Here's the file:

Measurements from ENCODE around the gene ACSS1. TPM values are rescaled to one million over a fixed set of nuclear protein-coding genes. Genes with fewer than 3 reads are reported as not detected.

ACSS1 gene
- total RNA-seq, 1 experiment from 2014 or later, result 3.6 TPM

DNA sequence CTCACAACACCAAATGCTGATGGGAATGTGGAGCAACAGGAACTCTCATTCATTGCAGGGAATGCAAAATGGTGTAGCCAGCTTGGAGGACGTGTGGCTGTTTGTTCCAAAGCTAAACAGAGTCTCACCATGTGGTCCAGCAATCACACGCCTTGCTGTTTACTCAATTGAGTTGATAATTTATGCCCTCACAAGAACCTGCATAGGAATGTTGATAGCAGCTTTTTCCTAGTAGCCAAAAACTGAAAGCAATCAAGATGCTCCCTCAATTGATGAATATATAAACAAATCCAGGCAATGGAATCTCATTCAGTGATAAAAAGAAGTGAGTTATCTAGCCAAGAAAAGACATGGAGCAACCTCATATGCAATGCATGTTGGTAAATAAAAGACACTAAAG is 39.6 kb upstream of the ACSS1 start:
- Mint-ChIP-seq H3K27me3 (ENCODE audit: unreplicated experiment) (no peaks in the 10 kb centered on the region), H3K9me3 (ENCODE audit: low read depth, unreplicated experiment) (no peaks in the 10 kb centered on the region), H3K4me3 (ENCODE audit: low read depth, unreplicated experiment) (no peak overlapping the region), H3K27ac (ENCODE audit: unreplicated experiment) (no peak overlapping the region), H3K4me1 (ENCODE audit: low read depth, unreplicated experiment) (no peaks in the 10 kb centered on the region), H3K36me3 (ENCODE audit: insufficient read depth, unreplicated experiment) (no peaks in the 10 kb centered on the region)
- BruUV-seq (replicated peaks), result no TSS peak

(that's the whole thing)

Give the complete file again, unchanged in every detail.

Measurements from ENCODE around the gene ACSS1. TPM values are rescaled to one million over a fixed set of nuclear protein-coding genes. Genes with fewer than 3 reads are reported as not detected.

ACSS1 gene
- total RNA-seq, 1 experiment from 2014 or later, result 3.6 TPM

DNA sequence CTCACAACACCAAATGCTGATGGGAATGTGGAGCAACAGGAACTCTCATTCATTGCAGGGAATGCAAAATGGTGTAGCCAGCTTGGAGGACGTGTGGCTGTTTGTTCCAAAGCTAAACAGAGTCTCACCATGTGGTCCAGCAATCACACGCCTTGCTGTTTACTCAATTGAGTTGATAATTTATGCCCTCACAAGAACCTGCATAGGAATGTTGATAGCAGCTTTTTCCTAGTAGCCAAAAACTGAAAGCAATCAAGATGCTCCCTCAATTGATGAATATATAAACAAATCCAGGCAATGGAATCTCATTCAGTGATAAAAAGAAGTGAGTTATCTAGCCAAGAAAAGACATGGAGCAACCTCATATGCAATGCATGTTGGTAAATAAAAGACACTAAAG is 39.6 kb upstream of the ACSS1 start:
- Mint-ChIP-seq H3K27me3 (ENCODE audit: unreplicated experiment) (no peaks in the 10 kb centered on the region), H3K9me3 (ENCODE audit: low read depth, unreplicated experiment) (no peaks in the 10 kb centered on the region), H3K4me3 (ENCODE audit: low read depth, unreplicated experiment) (no peak overlapping the region), H3K27ac (ENCODE audit: unreplicated experiment) (no peak overlapping the region), H3K4me1 (ENCODE audit: low read depth, unreplicated experiment) (no peaks in the 10 kb centered on the region), H3K36me3 (ENCODE audit: insufficient read depth, unreplicated experiment) (no peaks in the 10 kb centered on the region)
- BruUV-seq (replicated peaks), result no TSS peak